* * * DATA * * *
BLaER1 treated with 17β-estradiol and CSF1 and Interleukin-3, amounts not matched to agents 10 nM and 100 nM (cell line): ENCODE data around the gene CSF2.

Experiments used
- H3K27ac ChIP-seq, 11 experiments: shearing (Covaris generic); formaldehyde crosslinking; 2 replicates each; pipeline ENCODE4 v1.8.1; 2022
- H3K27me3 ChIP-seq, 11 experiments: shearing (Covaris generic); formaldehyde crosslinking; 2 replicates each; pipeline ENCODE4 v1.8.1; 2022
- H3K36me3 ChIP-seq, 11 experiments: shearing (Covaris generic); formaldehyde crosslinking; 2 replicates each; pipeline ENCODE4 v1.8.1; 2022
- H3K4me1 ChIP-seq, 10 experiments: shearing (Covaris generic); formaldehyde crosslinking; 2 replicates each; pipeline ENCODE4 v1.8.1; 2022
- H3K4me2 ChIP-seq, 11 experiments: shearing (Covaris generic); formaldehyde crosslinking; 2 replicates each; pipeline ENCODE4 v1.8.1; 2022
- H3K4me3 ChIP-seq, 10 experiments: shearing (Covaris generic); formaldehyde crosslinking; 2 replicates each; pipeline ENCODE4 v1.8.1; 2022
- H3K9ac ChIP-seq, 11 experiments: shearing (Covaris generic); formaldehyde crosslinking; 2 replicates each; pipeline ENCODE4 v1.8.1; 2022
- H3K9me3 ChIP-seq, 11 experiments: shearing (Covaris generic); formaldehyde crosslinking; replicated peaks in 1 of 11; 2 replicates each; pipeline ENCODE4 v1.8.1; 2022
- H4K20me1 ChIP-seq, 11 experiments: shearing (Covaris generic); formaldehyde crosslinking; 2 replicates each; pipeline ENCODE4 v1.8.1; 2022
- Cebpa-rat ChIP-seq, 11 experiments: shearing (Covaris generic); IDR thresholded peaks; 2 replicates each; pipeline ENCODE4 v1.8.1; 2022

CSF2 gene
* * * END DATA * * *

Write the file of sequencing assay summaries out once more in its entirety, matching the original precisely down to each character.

BLaER1 treated with 17β-estradiol and CSF1 and Interleukin-3, amounts not matched to agents 10 nM and 100 nM (cell line): ENCODE data around the gene CSF2.

Experiments used
- H3K27ac ChIP-seq, 11 experiments: shearing (Covaris generic); formaldehyde crosslinking; 2 replicates each; pipeline ENCODE4 v1.8.1; 2022
- H3K27me3 ChIP-seq, 11 experiments: shearing (Covaris generic); formaldehyde crosslinking; 2 replicates each; pipeline ENCODE4 v1.8.1; 2022
- H3K36me3 ChIP-seq, 11 experiments: shearing (Covaris generic); formaldehyde crosslinking; 2 replicates each; pipeline ENCODE4 v1.8.1; 2022
- H3K4me1 ChIP-seq, 10 experiments: shearing (Covaris generic); formaldehyde crosslinking; 2 replicates each; pipeline ENCODE4 v1.8.1; 2022
- H3K4me2 ChIP-seq, 11 experiments: shearing (Covaris generic); formaldehyde crosslinking; 2 replicates each; pipeline ENCODE4 v1.8.1; 2022
- H3K4me3 ChIP-seq, 10 experiments: shearing (Covaris generic); formaldehyde crosslinking; 2 replicates each; pipeline ENCODE4 v1.8.1; 2022
- H3K9ac ChIP-seq, 11 experiments: shearing (Covaris generic); formaldehyde crosslinking; 2 replicates each; pipeline ENCODE4 v1.8.1; 2022
- H3K9me3 ChIP-seq, 11 experiments: shearing (Covaris generic); formaldehyde crosslinking; replicated peaks in 1 of 11; 2 replicates each; pipeline ENCODE4 v1.8.1; 2022
- H4K20me1 ChIP-seq, 11 experiments: shearing (Covaris generic); formaldehyde crosslinking; 2 replicates each; pipeline ENCODE4 v1.8.1; 2022
- Cebpa-rat ChIP-seq, 11 experiments: shearing (Covaris generic); IDR thresholded peaks; 2 replicates each; pipeline ENCODE4 v1.8.1; 2022

CSF2 gene